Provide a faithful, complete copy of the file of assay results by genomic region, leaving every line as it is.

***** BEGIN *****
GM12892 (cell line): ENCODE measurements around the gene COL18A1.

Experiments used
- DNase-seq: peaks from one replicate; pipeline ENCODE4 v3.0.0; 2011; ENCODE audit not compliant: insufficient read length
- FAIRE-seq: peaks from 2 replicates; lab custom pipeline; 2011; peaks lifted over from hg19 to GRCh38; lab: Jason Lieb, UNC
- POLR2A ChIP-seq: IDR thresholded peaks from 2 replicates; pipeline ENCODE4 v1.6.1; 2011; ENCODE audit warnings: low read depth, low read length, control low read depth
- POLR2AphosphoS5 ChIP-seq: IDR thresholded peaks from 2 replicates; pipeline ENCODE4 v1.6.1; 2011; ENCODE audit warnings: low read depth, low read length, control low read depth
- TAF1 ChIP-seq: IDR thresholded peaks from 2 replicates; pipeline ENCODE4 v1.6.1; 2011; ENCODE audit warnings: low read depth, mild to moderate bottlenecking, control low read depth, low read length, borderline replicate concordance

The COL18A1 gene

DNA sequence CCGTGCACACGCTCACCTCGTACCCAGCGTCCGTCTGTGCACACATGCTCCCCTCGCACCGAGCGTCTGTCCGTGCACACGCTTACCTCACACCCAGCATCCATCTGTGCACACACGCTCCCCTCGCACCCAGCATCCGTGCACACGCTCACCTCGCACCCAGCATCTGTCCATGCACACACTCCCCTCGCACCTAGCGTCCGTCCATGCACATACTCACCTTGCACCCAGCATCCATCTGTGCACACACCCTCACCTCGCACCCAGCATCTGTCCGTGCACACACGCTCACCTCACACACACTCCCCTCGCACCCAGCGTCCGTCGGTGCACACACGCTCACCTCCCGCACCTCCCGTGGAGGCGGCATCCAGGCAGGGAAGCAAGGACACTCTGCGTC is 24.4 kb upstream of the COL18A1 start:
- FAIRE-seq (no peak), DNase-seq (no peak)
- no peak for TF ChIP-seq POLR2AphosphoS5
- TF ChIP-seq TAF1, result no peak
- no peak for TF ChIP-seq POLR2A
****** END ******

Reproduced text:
GM12892 (cell line): ENCODE measurements around the gene COL18A1.

Experiments used
- DNase-seq: peaks from one replicate; pipeline ENCODE4 v3.0.0; 2011; ENCODE audit not compliant: insufficient read length
- FAIRE-seq: peaks from 2 replicates; lab custom pipeline; 2011; peaks lifted over from hg19 to GRCh38; lab: Jason Lieb, UNC
- POLR2A ChIP-seq: IDR thresholded peaks from 2 replicates; pipeline ENCODE4 v1.6.1; 2011; ENCODE audit warnings: low read depth, low read length, control low read depth
- POLR2AphosphoS5 ChIP-seq: IDR thresholded peaks from 2 replicates; pipeline ENCODE4 v1.6.1; 2011; ENCODE audit warnings: low read depth, low read length, control low read depth
- TAF1 ChIP-seq: IDR thresholded peaks from 2 replicates; pipeline ENCODE4 v1.6.1; 2011; ENCODE audit warnings: low read depth, mild to moderate bottlenecking, control low read depth, low read length, borderline replicate concordance

The COL18A1 gene

DNA sequence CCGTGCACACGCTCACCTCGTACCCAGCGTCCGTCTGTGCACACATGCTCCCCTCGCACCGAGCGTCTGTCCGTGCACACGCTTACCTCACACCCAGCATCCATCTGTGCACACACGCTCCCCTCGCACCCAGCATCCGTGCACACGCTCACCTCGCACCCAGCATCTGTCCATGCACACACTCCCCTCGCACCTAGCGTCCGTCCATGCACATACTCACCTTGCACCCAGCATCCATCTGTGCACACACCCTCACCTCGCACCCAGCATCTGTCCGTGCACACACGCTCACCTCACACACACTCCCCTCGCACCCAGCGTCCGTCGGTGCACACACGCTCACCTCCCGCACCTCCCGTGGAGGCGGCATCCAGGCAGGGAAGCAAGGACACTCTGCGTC is 24.4 kb upstream of the COL18A1 start:
- FAIRE-seq (no peak), DNase-seq (no peak)
- no peak for TF ChIP-seq POLR2AphosphoS5
- TF ChIP-seq TAF1, result no peak
- no peak for TF ChIP-seq POLR2A